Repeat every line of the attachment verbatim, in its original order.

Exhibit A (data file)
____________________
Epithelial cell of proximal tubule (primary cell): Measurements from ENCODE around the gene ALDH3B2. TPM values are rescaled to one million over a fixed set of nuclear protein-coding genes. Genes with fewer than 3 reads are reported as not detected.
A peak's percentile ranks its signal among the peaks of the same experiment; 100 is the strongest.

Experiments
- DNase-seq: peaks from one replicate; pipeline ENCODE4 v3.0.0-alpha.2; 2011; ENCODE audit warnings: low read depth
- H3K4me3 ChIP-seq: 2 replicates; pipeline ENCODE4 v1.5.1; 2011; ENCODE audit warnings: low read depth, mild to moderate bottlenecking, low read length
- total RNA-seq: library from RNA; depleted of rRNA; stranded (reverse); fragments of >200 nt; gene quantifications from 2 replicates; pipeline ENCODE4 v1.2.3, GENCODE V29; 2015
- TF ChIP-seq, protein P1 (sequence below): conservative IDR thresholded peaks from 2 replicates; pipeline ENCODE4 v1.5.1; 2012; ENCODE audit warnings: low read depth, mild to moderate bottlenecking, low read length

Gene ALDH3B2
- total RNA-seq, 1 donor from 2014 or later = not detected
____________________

Epithelial cell of proximal tubule (primary cell): Measurements from ENCODE around the gene ALDH3B2. TPM values are rescaled to one million over a fixed set of nuclear protein-coding genes. Genes with fewer than 3 reads are reported as not detected.
A peak's percentile ranks its signal among the peaks of the same experiment; 100 is the strongest.

Experiments
- DNase-seq: peaks from one replicate; pipeline ENCODE4 v3.0.0-alpha.2; 2011; ENCODE audit warnings: low read depth
- H3K4me3 ChIP-seq: 2 replicates; pipeline ENCODE4 v1.5.1; 2011; ENCODE audit warnings: low read depth, mild to moderate bottlenecking, low read length
- total RNA-seq: library from RNA; depleted of rRNA; stranded (reverse); fragments of >200 nt; gene quantifications from 2 replicates; pipeline ENCODE4 v1.2.3, GENCODE V29; 2015
- TF ChIP-seq, protein P1 (sequence below): conservative IDR thresholded peaks from 2 replicates; pipeline ENCODE4 v1.5.1; 2012; ENCODE audit warnings: low read depth, mild to moderate bottlenecking, low read length

Gene ALDH3B2
- total RNA-seq, 1 donor from 2014 or later = not detected